A teenager has used lockdown to capture images of Britain's most-easterly town to celebrate its "unique" beauty.
Joshua Freemantle, 17, took a range of pictures of Lowestoft, Suffolk for a documentary on life in the resort.
He was due to show his film at the town's Marina Theatre in June but is now using his time to take photographs.
Joshua said Lowestoft had a "beautiful beach and hidden heritage" that had been "forgotten for far too long".
It is hoped the documentary - Life of Lowestoft - will be released in mid-September. It will include a chapter showing the town in lockdown.
"Lowestoft is a unique, special place to be with a beautiful beach, beautiful hidden heritage, and most importantly, the first place to see the sun rise in Britain," he said.
"Lowestoft has become forgotten for far too long, but it's becoming evidently clear that it is now starting to get the investment it deserves.
"It is no longer being over looked as a town failing from a once-thriving fishing industry, as it is now becoming a renewable energy hub."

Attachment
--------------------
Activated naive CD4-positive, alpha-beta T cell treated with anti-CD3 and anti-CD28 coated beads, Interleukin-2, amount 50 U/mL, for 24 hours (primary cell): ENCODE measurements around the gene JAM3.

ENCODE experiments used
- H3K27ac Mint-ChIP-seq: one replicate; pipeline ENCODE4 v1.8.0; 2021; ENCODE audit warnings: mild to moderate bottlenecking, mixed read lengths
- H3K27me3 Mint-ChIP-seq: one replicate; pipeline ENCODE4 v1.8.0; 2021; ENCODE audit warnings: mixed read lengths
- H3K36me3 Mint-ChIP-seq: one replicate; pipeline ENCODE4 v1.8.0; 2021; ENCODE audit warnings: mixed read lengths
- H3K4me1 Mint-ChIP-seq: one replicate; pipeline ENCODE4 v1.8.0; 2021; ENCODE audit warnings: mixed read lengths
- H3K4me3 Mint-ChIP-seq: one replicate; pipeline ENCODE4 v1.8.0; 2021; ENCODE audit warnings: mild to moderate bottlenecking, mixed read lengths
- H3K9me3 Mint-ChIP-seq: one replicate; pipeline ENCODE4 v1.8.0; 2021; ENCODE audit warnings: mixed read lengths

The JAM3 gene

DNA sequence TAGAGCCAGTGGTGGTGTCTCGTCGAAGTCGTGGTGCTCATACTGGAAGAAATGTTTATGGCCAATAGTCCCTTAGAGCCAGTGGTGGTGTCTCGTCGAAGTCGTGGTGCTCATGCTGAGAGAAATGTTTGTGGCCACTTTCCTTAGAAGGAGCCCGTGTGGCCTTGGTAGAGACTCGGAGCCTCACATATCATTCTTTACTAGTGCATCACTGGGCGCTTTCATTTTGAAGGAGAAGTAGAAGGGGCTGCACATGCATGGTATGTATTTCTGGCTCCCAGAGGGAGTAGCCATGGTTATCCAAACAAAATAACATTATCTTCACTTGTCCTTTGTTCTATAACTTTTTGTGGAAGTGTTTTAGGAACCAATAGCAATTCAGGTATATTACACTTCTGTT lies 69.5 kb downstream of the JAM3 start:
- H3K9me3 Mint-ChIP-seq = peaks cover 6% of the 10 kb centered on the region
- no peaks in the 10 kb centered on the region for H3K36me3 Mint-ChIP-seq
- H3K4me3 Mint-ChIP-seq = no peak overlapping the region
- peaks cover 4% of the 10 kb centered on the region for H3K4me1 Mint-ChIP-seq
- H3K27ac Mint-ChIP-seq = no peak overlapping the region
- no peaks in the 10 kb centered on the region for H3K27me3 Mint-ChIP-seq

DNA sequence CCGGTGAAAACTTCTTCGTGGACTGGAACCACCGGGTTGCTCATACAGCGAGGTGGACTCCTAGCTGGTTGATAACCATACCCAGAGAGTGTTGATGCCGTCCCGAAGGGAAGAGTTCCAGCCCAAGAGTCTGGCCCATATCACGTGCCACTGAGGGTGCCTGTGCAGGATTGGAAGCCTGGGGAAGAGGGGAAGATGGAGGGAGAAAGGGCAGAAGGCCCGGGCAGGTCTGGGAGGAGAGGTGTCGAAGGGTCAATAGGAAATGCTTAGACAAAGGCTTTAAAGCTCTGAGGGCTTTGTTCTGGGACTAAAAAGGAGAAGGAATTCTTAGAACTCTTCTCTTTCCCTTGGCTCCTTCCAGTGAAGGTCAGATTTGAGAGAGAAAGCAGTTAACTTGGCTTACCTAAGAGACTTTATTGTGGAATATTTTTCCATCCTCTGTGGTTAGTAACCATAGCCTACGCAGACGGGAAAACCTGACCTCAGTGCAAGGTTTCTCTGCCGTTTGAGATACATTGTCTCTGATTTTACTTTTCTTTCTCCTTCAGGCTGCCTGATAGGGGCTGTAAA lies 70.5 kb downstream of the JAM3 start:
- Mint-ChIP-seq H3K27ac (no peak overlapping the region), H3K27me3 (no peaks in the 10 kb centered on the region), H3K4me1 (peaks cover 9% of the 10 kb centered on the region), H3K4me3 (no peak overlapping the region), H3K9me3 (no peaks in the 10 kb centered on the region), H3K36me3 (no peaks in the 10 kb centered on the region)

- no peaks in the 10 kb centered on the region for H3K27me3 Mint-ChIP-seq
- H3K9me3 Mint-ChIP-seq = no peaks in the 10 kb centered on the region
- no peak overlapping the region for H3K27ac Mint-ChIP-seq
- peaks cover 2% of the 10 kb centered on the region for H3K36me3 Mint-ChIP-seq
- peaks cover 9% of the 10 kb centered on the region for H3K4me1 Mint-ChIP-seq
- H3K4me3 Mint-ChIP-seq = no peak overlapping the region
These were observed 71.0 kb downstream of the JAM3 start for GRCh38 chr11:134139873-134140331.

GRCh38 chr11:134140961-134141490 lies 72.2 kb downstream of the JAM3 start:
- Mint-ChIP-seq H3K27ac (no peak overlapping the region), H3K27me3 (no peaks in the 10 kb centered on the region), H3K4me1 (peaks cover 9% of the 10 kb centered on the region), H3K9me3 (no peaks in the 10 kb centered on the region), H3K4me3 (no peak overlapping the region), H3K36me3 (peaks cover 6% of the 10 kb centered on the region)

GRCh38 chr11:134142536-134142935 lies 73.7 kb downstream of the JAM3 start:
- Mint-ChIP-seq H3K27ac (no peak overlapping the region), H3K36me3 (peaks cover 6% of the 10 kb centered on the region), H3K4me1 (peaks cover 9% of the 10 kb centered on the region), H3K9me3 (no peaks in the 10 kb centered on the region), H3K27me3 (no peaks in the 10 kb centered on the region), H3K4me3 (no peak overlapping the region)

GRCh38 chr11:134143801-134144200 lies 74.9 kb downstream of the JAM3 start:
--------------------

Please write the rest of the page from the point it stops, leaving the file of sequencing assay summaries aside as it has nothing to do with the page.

Alongside the growth in the town's renewable energy industry, a £94m river crossing plan was approved last month.
Joshua said he hoped the film would promote Lowestoft as a destination.
He urged residents to film and share short stories of their lives under the pandemic.
"We've already received a number of videos and we really want to get as much of the community involved as possible," he added.
Britain's most easterly town
- Lowestoft is home to Ness Point - the UK's most easterly extremity
- It has a population of about 50,000 and famous sons include composer Benjamin Britten and rock band The Darkness
- Fishing has traditionally been the town's dominant industry